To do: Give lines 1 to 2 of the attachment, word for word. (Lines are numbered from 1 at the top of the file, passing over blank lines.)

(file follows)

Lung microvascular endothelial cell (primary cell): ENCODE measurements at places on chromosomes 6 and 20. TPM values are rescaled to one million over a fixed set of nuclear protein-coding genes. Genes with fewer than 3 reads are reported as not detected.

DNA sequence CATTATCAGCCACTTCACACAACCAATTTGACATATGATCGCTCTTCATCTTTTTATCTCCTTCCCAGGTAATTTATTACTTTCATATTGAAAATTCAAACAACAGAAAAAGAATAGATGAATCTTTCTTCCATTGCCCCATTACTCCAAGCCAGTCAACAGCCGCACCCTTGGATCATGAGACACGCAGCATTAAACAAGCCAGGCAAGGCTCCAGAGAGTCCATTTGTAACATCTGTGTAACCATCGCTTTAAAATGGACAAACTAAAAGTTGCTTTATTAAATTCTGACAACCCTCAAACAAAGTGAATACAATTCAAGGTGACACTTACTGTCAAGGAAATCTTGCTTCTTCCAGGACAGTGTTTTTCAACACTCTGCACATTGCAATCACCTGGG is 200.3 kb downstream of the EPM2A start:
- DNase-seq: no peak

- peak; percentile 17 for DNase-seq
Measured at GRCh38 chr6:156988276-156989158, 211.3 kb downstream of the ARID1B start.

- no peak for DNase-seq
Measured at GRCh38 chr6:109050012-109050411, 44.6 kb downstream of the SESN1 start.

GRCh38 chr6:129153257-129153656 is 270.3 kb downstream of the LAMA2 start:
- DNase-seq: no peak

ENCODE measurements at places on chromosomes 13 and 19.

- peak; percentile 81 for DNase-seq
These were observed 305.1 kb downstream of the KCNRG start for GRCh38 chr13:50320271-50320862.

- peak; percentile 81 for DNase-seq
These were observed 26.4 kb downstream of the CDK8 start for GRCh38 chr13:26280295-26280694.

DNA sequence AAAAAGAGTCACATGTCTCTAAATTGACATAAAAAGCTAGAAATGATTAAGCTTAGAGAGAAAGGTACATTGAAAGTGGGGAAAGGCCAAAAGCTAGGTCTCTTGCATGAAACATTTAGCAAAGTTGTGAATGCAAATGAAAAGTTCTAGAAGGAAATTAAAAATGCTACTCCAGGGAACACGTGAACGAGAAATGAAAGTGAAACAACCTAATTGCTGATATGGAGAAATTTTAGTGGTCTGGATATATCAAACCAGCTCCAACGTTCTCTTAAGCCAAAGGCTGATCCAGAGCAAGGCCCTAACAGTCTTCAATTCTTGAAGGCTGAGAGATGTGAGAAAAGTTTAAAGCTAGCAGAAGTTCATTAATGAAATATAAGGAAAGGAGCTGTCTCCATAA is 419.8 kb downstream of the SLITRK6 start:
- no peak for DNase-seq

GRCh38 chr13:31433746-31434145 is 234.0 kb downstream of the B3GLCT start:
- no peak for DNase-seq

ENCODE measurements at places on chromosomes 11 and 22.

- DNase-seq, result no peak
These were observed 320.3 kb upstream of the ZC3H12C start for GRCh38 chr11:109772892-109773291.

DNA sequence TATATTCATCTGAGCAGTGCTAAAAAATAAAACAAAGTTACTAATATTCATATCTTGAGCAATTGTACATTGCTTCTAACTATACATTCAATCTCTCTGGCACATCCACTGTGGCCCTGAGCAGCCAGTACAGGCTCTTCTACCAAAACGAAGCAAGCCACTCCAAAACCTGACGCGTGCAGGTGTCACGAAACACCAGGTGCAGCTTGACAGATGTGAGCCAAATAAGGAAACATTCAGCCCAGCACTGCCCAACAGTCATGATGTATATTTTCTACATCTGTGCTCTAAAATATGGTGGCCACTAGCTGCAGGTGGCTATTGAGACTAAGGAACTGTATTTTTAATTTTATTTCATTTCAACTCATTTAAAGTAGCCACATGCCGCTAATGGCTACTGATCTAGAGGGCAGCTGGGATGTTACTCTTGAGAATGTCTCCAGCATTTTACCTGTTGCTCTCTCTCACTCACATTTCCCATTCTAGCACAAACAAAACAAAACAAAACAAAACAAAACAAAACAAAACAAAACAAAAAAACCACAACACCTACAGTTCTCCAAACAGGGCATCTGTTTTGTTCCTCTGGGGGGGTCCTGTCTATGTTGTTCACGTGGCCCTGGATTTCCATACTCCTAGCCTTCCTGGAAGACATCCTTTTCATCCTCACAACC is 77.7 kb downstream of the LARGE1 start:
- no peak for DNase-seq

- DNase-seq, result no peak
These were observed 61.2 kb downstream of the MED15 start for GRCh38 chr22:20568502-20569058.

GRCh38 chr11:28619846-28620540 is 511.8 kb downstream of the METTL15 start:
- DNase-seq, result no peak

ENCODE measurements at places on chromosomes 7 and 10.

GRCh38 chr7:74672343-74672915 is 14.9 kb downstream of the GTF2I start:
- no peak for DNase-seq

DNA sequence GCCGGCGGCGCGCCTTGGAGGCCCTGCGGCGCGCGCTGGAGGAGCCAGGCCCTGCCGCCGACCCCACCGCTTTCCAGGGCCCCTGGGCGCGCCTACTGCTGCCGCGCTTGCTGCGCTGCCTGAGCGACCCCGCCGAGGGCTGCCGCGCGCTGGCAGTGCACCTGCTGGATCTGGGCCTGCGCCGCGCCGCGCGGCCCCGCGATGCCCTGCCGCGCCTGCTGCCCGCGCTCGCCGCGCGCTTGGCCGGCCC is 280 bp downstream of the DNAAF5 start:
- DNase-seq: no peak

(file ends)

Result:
Lung microvascular endothelial cell (primary cell): ENCODE measurements at places on chromosomes 6 and 20. TPM values are rescaled to one million over a fixed set of nuclear protein-coding genes. Genes with fewer than 3 reads are reported as not detected.

DNA sequence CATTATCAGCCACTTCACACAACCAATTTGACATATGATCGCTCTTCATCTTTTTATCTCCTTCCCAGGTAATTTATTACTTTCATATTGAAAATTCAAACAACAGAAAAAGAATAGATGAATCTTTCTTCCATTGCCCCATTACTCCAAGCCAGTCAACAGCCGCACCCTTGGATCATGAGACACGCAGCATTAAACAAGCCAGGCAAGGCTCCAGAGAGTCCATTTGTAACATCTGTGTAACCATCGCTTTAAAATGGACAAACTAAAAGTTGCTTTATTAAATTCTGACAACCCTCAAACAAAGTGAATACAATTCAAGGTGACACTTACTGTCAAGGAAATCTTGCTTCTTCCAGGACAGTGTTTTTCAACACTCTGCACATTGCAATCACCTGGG is 200.3 kb downstream of the EPM2A start: